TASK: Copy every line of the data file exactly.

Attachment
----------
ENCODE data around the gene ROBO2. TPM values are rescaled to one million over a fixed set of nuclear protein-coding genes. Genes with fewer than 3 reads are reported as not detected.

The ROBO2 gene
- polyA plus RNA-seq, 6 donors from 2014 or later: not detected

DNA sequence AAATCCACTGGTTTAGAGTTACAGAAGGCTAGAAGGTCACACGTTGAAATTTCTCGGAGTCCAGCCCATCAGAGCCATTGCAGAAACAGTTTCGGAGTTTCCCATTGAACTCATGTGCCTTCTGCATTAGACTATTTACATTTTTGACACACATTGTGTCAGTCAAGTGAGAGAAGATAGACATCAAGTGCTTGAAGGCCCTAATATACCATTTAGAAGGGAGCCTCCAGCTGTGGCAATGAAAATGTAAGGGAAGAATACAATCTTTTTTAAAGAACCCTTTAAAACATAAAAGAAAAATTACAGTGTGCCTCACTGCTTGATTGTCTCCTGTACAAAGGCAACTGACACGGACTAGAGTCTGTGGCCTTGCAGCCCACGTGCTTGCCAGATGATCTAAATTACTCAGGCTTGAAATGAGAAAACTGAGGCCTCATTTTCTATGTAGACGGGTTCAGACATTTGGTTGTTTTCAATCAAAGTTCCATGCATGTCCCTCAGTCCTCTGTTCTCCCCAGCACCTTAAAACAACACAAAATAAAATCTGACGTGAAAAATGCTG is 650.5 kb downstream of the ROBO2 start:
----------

ENCODE data around the gene ROBO2. TPM values are rescaled to one million over a fixed set of nuclear protein-coding genes. Genes with fewer than 3 reads are reported as not detected.

The ROBO2 gene
- polyA plus RNA-seq, 6 donors from 2014 or later: not detected

DNA sequence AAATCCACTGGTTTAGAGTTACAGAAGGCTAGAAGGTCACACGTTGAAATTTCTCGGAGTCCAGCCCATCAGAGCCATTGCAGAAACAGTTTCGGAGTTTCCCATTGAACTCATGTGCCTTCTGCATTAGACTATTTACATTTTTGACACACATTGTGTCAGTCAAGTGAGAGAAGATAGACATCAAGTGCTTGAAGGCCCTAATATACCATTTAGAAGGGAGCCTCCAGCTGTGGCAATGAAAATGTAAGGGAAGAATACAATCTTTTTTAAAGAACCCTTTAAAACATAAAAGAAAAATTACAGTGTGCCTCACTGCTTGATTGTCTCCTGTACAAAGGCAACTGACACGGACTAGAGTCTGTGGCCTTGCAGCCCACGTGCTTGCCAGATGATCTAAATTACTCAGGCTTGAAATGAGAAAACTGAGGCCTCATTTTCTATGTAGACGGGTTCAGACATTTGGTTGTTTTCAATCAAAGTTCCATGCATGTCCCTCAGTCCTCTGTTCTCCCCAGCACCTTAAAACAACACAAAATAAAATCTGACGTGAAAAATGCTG is 650.5 kb downstream of the ROBO2 start: